Plant identification

Question: Plant identification

A couple of years ago I bought the plant that I send you a link to view:
I can't make it grow and at the slightest watering the leaves wither as in the photo.
I would like to know the name so that I can seek advice and guidance on cultivation.
Cordial greetings,

Answer: Plant identification

Dear Simone,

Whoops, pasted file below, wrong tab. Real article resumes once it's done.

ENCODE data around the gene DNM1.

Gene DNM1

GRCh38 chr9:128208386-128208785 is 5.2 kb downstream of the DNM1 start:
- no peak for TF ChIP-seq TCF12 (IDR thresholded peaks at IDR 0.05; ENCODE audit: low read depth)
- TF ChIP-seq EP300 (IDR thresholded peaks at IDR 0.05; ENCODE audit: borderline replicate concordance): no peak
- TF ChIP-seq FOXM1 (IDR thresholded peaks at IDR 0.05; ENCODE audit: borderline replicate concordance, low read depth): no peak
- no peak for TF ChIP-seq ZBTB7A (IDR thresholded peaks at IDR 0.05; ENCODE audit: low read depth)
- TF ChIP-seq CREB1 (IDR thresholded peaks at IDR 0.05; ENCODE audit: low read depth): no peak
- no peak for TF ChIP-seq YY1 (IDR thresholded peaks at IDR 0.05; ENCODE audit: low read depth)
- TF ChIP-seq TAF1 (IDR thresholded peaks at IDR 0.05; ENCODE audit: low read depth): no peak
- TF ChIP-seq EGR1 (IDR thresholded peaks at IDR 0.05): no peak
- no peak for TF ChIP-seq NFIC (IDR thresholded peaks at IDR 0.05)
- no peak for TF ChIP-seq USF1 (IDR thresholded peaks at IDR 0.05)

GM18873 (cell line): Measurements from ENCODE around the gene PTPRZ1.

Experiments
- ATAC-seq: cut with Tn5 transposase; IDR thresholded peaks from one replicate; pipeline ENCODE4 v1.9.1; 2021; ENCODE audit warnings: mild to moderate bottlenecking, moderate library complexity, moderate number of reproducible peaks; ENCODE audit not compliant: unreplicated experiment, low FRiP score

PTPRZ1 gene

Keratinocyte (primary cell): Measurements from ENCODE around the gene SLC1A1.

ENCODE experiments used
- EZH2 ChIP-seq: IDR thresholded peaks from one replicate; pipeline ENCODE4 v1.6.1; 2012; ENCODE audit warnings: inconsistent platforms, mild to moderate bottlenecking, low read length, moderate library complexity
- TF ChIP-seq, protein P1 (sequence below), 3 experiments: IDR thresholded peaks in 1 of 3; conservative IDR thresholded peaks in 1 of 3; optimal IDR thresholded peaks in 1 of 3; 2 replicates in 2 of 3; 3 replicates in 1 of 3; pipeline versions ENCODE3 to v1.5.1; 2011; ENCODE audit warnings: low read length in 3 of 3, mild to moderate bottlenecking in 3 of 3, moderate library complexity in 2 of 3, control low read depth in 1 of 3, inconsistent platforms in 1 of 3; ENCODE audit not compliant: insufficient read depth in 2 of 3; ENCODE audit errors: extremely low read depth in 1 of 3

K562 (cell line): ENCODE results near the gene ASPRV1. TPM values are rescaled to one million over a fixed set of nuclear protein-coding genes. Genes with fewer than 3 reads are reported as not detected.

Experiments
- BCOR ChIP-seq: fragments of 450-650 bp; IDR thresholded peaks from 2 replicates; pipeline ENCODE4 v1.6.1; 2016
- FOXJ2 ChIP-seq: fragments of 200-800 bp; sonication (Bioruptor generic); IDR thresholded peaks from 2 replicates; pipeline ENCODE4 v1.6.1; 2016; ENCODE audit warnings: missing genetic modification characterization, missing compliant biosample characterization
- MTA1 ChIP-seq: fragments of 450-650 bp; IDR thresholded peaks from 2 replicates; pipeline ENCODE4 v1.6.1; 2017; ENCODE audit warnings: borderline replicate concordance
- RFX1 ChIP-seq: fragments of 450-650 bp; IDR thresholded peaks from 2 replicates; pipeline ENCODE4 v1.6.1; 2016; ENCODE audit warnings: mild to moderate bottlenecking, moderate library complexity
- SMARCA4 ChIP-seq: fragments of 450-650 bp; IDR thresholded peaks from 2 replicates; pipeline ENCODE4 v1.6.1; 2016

your plant is a fairly large specimen of pachypodium lamerei, a beautiful plant with a succulent stem, originating from Madagascar. Consider that in nature it is called the Madagascar palm, because adult specimens can reach 10 m in height; they are plants that are part of the apocynaceas, like the oleander, and if the cultivation is done in the best way you can expect white flowers, very similar to those of the oleander, but larger. The problem with these plants, similar to what happens with all the succulents, is that it is essential to find the place to grow them, where they enjoy the correct brightness, and that they receive the correct amount of water. Usually they are held in full sun, or in the light shade, but at least a few hours of direct sunlight must receive it; the waterings must be regular, from May to September, but it is very important first of all to make sure that the soil is well dry between two waterings: insert a finger in it, if you feel fresh and moist, it sends back the watering of at least one day . In addition to this, it is of fundamental importance that the soil in the vase is very well drained; otherwise the moisture is retained by the substrate and the plant goes very quickly to root rot, which can also kill it. In your case, you can't see clearly from the photo, but your pachypodium doesn't seem to be positioned in a very sunny place (but then again, you can't understand it from the photo); if then every time you water the leaves dry up, it is clear that there is something wrong with the soil. At this point it is perhaps the case to repot the pachypodium; choose a vase that is not too large, because when grown in captivity the pachypodium tends to develop better if they are placed in pots with a diameter slightly larger than that of the stem, because otherwise they are more prone to rot, and tend to grow less. The soil must be very well drained, consisting of a part of universal soil, and a part of river sand washed, or coarsely ground pumice stone; the whole must give a compound that lets the water flow easily. The fertilizer cannot be what you use for other plants, you have to choose a special one for succulent plants, with little nitrogen, otherwise the plant will produce many green parts, not very resistant to rot and other damages. In winter it is grown at home, or in places with minimum temperatures above 12-15 ° C.